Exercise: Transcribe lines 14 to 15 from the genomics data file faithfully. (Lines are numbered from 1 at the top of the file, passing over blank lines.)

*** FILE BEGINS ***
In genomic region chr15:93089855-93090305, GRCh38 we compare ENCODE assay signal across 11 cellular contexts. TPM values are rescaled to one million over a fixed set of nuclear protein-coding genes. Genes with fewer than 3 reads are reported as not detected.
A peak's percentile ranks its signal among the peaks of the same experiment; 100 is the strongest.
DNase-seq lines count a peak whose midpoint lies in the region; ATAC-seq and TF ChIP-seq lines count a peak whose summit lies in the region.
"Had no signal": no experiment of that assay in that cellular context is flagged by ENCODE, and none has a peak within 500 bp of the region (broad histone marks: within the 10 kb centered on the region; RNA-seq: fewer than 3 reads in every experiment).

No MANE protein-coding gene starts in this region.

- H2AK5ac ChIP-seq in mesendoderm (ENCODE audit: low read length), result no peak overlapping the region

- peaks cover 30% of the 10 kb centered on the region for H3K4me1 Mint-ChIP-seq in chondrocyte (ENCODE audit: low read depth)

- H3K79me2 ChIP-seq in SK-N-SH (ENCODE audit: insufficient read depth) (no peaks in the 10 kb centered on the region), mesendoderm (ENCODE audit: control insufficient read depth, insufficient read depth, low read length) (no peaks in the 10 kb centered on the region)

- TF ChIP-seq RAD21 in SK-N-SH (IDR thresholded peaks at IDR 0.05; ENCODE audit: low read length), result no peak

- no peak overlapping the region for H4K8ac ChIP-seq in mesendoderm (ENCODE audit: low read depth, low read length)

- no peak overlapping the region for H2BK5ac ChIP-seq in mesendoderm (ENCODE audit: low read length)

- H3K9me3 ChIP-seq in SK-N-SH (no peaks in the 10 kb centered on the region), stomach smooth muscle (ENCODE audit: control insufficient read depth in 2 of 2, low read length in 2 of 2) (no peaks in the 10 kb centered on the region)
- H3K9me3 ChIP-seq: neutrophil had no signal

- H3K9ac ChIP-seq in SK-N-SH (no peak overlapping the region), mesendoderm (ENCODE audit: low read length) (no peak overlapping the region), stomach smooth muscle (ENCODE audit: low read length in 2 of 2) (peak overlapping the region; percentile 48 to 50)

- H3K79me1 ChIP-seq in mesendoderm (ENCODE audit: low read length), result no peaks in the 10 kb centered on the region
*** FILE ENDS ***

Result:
- H3K9ac ChIP-seq in SK-N-SH (no peak overlapping the region), mesendoderm (ENCODE audit: low read length) (no peak overlapping the region), stomach smooth muscle (ENCODE audit: low read length in 2 of 2) (peak overlapping the region; percentile 48 to 50)

- H3K79me1 ChIP-seq in mesendoderm (ENCODE audit: low read length), result no peaks in the 10 kb centered on the region